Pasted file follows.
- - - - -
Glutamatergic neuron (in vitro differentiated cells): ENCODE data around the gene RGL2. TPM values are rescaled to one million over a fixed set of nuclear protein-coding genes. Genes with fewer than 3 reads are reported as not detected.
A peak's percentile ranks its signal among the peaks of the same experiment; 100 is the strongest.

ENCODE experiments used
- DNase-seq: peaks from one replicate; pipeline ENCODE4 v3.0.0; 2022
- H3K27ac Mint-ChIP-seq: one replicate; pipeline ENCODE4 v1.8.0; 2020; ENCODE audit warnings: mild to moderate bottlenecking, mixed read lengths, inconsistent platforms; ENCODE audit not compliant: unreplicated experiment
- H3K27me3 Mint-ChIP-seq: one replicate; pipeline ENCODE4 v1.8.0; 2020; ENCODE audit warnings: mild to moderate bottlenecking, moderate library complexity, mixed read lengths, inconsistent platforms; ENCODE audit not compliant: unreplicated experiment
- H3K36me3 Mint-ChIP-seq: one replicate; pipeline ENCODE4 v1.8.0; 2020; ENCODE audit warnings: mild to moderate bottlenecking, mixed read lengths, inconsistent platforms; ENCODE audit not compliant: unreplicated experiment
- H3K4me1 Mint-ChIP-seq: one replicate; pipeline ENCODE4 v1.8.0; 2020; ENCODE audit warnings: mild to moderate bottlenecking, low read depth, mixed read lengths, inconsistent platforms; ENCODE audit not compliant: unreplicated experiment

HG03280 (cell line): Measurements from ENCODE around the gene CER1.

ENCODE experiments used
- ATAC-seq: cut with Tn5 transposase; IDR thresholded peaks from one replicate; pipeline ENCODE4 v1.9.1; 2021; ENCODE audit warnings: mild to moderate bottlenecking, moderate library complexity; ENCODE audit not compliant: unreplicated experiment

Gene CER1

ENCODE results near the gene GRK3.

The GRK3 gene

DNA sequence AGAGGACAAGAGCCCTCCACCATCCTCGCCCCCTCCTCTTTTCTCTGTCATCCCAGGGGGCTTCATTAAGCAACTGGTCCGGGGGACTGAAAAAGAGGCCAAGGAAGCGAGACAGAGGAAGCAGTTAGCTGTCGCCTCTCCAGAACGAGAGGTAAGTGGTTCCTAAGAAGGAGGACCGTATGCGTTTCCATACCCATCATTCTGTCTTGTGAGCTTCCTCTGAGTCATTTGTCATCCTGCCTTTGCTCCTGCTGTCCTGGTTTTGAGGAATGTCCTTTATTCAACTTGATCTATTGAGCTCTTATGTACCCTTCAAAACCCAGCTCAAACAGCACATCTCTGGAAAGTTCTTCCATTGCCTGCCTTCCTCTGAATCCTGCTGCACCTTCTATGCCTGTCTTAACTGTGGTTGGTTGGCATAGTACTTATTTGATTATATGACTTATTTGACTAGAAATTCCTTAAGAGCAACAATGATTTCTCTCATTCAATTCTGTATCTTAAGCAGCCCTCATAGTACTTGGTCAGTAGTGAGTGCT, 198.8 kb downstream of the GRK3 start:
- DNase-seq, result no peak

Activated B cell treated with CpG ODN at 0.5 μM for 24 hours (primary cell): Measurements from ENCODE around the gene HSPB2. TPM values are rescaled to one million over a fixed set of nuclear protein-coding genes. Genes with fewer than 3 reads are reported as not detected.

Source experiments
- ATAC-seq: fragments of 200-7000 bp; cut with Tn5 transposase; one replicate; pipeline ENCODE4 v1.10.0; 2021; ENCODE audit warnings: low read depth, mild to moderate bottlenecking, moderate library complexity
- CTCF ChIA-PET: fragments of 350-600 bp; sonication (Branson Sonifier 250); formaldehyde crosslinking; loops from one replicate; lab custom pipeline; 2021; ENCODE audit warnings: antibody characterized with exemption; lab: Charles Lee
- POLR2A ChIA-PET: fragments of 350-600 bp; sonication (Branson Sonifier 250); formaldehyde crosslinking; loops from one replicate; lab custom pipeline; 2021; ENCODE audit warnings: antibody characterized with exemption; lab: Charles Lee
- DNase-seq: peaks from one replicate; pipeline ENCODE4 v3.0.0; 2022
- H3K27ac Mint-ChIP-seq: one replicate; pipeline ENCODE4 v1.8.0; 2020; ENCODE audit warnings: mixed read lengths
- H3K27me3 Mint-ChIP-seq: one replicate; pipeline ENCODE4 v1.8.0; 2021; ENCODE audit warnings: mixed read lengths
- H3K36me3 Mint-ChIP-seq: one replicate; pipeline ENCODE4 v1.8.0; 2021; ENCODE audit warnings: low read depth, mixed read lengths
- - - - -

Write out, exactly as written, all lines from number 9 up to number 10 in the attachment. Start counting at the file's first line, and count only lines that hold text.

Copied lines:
HG03280 (cell line): Measurements from ENCODE around the gene CER1.

ENCODE experiments used